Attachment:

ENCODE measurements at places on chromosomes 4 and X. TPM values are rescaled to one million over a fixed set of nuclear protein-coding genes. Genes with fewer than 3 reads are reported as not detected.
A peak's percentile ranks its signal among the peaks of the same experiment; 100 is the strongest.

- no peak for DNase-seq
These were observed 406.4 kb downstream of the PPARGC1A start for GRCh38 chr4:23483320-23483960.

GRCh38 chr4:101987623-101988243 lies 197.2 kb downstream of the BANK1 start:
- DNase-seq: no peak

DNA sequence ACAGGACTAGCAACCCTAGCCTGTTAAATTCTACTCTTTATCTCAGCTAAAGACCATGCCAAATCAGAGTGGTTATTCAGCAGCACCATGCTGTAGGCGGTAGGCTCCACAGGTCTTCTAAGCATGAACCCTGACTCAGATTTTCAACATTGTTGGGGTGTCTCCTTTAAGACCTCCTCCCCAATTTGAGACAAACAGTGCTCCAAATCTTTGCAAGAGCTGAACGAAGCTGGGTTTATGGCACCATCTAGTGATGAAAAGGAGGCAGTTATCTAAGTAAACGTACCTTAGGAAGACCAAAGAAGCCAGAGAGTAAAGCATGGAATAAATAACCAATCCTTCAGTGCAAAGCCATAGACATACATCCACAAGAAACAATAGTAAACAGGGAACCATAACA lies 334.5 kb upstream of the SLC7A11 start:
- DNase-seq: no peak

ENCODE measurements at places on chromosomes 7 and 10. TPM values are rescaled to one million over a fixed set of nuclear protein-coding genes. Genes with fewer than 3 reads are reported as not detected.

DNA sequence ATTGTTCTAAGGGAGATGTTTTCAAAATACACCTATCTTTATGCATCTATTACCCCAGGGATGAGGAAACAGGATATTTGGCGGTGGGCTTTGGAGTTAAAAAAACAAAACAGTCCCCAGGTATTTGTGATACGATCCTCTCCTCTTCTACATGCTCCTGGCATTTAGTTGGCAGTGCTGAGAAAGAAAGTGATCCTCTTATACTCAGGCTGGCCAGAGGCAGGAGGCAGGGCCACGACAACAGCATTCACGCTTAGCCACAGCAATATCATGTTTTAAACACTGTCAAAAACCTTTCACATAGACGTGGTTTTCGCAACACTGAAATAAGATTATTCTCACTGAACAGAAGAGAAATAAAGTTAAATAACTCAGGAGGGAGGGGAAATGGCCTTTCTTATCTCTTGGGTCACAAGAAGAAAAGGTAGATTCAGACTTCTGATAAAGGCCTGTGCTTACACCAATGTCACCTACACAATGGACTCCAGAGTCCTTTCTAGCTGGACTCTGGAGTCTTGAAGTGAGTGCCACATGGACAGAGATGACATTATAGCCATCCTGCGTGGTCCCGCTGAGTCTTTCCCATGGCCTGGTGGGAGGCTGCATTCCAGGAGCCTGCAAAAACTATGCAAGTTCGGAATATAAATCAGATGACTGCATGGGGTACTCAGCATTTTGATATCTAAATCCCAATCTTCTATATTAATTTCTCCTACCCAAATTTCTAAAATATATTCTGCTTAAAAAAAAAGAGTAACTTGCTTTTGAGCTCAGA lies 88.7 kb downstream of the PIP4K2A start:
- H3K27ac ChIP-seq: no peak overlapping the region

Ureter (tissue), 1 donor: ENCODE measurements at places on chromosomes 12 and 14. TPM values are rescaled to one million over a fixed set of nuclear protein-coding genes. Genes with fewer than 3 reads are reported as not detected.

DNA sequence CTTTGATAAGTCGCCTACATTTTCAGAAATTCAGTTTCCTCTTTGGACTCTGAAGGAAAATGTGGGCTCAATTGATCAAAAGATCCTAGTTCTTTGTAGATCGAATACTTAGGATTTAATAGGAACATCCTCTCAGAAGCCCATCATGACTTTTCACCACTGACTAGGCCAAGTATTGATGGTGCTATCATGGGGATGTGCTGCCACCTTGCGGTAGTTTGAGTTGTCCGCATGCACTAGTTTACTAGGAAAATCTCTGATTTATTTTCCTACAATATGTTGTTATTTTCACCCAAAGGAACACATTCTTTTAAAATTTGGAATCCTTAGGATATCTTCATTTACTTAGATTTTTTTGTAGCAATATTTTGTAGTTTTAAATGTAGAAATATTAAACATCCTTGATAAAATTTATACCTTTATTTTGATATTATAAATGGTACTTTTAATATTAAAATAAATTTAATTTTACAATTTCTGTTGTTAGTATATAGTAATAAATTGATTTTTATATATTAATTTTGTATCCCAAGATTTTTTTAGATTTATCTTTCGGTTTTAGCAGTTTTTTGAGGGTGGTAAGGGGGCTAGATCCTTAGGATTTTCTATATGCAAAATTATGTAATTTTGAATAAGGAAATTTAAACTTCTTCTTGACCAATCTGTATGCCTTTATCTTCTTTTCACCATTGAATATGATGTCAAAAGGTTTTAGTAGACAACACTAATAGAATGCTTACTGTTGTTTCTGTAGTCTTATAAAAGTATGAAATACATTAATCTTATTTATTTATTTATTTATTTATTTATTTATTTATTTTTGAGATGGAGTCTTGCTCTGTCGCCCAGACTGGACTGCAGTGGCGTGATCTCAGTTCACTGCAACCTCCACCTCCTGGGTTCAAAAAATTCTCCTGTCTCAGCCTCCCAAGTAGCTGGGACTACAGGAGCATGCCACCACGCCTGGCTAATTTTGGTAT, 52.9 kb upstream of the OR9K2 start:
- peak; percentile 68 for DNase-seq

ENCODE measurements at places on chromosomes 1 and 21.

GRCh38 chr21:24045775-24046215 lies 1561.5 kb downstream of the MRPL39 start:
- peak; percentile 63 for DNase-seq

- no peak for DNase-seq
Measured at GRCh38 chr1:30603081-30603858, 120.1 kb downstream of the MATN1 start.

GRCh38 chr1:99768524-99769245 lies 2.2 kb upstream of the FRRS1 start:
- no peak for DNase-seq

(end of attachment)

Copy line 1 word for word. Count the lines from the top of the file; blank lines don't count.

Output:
ENCODE measurements at places on chromosomes 4 and X. TPM values are rescaled to one million over a fixed set of nuclear protein-coding genes. Genes with fewer than 3 reads are reported as not detected.